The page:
Fantasy appeals to the closet adventurer inside me, gives wings to the dreamer, the optimist, the escapist. It gives me a world where hope can flourish, no matter how grim the circumstances.
Fantasy gives a shot of colour to a grey day.
And of course, it entertains me, as no other genre ever has.
Adam Nevill, ayuthor of Last Days: My love affair with horror has never been a secret, but it was looked upon with pity when I was at university the first time - he'll get over it; during my second tour in higher education my affair was seen as something of a curiosity - each to their own, I suppose, but how gauche! I mean how can they ... together? They're so brazen! For many years when I worked in publishing it was a love that dared not speak its name (in publishing meetings) and caused whispers and raised eyebrows whenever evidence of our liaisons were exposed. People suddenly stopped talking when we appeared together in corridors, holding clawed hands. Heads shook behind our backs when our leathery tails briefly touched in little displays of affection. In public we were forced to meet in dark rooms with other undesirables at conventions, and to hover surreptitiously around the two shelf allocation at the back of book shops. But now we're seen as a compatible couple and our feelings for each other seem entirely fitting, maybe we're even respectable because we've stayed faithful to each other for so long and have even been seen in Smiths on the High Street. And we will grow old together and will never be ashamed of kissing in public, or reaffirming our vows. So happy bloody Valentine's day, my darling horror!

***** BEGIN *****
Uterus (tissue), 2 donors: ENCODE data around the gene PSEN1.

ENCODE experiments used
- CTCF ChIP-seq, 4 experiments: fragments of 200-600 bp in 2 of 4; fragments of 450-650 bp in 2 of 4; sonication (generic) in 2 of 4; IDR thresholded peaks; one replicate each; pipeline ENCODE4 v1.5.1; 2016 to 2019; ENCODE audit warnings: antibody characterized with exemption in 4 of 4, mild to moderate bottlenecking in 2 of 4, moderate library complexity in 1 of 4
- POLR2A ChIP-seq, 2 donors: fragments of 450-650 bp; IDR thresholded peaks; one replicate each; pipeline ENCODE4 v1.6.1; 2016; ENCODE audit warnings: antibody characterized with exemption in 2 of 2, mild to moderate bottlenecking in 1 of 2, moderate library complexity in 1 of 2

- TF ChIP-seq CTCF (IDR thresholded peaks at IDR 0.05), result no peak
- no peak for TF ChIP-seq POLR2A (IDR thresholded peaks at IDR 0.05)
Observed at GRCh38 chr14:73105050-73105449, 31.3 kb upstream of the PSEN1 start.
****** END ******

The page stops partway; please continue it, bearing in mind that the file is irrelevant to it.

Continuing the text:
Douglas Hulick, author of Among Thieves: Why I love...
Roger Zelazny - He melded plot and prose and poetry, all in service to the fantastic, and made it look easy in the process.
Raymond Chandler - 'When in doubt, have a man come through a door with a gun in his hand'. Conflict 101, baby.
Sword Fighting - It's like writing: it may look dashing and romantic, but at the end of the day its all sweat and blood and and a hell of a lot of hard work.
Jay Kristoff, author of Stormdancer: I love SFF because I believe in all of us there exists a desire to be part of something infinitely grander than this grey little life we actually find ourselves living. Nobody dreams of being an accountant when they grow up. Nobody would rather do their homework than slay the dragon and rescue the stolen prince/princess. Nobody would rather be ordinary than magnificent.
In SFF we find a gateway into that magnificence. If only for a moment. It teaches us to dream. To wonder. To imagine. And in doing so, we each of us make the world around us a little less grey.
Leigh Evans, author of The Trouble with Fate: Why I love reading fantasy? With one turn of the page, I can defeat the evil wizard and save the world.
Cherie Priest, author of The Inexplicables:
Why I love books - because I love to travel but hate leaving town.
Why I love steampunk - because zombies and pirates and airships and why the hell not?
Why I love writers - because wine and gossip. And wine.